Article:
The hair coloring sector is a multi-billion-dollar industry that benefits largely from nanotechnology. Nanotechnology has been providing healthy and more effective alternatives for traditional synthetic dyes such as p-phenylenediamine (PDA), which have been implicated with health problems such as various cancers, non-Hodgkin’s lymphoma, and multiple myeloma. Recently, researchers found that the incorporation of PDA in hyaluronic nanoparticles reduces the potential toxicity compared to PDA alone. In addition, quantum dot luminescent nanoparticles have been shown to permanently change the hair’s color without damaging the keratin proteins of the hair. Even though new hair products are constantly entering the market, there are still a number of challenges. For example, many hair coloring products are not permanent enough, and fade or wash out. Also, while it is easy to darken light-colored hair, it is far more difficult to go in the other direction to lighten dark-colored hair, without a pre-bleaching step.
The use of nanotechnology in hair care even extends to devices such as hair dryers. Sophisticated hair dryers such as the Panasonic nanoeTM dryer claim to emit and deliver nano-sized charged particles onto the hair and scalp to tighten hair cuticles, moisturize the scalp, and improve hair shine. Also, silver nanoparticles have been found to exhibit antibacterial and antifungal properties that minimize the spread of bacteria on the scalp. Ceramic nanoparticles have been found to promote smooth, silky hair.
Shown below is a table summarizing just a sampling of patents for hair care products, some of which go back to the 1980s.
|US 9,956,432 B2||Method for improving color retention in artificially colored hair||Avon Products, Inc.||Robert E. Kalafsky, Lisa Lamberty, Michele C Duggan|
|US 9,918,923 B1||Leave-on hair styling compositions and methods of use||L’Oreal||Emma Naiberk, Vanessa Decarlo, Anna Botto, Azizah Suleiman, Anand MAHADESHWAR|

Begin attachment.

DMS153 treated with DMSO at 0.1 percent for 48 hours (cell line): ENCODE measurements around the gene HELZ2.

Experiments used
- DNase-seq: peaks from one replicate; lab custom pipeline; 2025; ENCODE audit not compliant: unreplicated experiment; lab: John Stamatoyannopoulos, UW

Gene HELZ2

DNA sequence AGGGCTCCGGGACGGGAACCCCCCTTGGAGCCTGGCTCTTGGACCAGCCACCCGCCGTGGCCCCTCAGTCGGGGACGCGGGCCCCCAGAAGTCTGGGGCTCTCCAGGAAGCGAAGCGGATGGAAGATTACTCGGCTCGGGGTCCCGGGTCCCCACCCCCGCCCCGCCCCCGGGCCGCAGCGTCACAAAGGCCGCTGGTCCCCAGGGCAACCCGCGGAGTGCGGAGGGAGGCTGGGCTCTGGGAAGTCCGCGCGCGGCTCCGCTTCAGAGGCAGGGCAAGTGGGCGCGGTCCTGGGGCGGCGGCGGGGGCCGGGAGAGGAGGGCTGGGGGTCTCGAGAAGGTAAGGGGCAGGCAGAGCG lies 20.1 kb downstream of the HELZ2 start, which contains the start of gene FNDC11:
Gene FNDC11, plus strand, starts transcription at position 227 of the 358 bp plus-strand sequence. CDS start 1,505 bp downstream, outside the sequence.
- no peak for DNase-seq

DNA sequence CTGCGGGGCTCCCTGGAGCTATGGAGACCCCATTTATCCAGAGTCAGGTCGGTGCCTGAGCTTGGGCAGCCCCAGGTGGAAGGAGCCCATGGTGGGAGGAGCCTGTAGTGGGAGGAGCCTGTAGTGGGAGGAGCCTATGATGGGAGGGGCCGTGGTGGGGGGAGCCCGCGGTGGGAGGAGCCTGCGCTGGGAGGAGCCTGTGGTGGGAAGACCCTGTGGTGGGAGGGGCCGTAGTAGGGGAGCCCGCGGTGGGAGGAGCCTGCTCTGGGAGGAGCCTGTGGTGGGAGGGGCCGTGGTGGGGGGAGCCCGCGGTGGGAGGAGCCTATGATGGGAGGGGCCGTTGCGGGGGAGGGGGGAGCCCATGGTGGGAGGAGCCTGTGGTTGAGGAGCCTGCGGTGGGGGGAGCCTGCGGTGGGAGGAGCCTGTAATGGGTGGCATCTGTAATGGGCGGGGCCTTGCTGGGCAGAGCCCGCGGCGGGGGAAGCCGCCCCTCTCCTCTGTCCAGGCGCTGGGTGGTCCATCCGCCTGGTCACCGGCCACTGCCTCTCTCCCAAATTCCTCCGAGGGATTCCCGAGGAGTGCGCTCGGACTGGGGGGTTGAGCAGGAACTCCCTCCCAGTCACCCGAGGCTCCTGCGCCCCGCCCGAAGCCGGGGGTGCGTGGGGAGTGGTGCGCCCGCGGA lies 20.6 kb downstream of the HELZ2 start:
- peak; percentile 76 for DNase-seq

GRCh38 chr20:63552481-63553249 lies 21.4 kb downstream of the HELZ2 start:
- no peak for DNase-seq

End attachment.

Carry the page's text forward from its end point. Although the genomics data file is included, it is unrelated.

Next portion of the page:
|US 9,889,075 B2||Dry shampoo composition||Conopco, Inc.||Nicholas Ballard, Stefan Antonius, Franciscus Bon, Ezat Khoshdel, Glyn Roberts|
|US 9,572,763 B2||Water-in-oil emulsion composition||Shiseido company, LTD.||Tomoko Ikeda|
|US 9,446,084 B2||Use of free radical scavengers for protecting and treating skin and hair damages caused by chemotherapy||Coty Prestige Lancaster Group GmbH,||Karin Golz-Berner, Leonhard Zastrow|
|US 8,999,308 B2||Two-part cosmetic product with volumizing effect to hair fibers||Coty Germany GmbH||Juan R.Mateu, Salvatore J.Barone, Ralph Macchio|
|US 8,657,888 B2||Oxidation hair dye composition||Shiseido Company, Ltd.||Tomoya Tanaka, Yokohama, Masashi Watanabe, Yokohama, Takako Ishii, Yokohama, Kazumi Okubo, Yokohama|
|US 8,449,868 B2||Preparation of cationic nanoparticles and personal care compositions comprising said nanoparticles||BASF SE||John Jennings, Dietmar Higlin, Jianwen Mao, Andreas Miihlebach|
|US 8,377,427 B2||Cosmetic composition based on nanoparticles and on water-soluble organic silicon compounds||L’Oreal||Franck Giroud, Henri Samain, Isabelle Rollat|
|US 7,736,633 B2||Method for enhancing effects of colorants and conditioners||E.I. du Pont de Nemours and Company||William A. Beck, P. O’Brien, Hong Wang|
|US 7,147,841 B2
|Formulation of UV absorbers by incorporation in solid lipid nanoparticles||BASF Performance Products LLC||Bernd Herzog|
|US 7,138,111 B2||Water resistant, wear resistant, and decorative cosmetic for hair||Coty B.V.||Yelena Loginova, Dominica Cernasov, Ralph Macchio, Sparta|
|US 6,491,902 B2||Controlled delivery system for hair care products||Salvona LLC||Adi Shefer, Shmuel David Shefer|
|US 5,104,645 A||Antidandruff shampoo compositions||The Procter & Gamble Company||Caroline W. Cardin, Joyce I. Davis, Judi L. Hart, Diane G. Schmidt|
|US 4,788,006 A||Shampoo compositions containing nonvolatile silicone and xanthan gum||The Procter & Gamble Company||Raymond E. Bolich, Jr., Theresa B. Williams|
|US 4,253,993 A||Shampoo in flake form||The Procter & Gamble Company||James C. Ramsey, III, Philip J. Schoner|
1 King James Version Bible, 1 Corinthians 11:15, “But if a woman have long hair, it is a glory to her.”
-Shin Hee Lee and Anthony Sabatelli, PhD, JD
Shin Hee Lee is a Ph.D. Candidate in the Chemistry Department at Yale University. She is currently associated with the Yale Energy Sciences Institute, where she specializes in organic synthesis of novel light-harvesting dye molecules for solar cells. Prior to attending Yale, Shin Hee obtained her B.S. in Chemistry with High Honors at the University of Michigan – Ann Arbor, during which she published patents and papers on developing synthetic methodologies for fluorinated small molecules.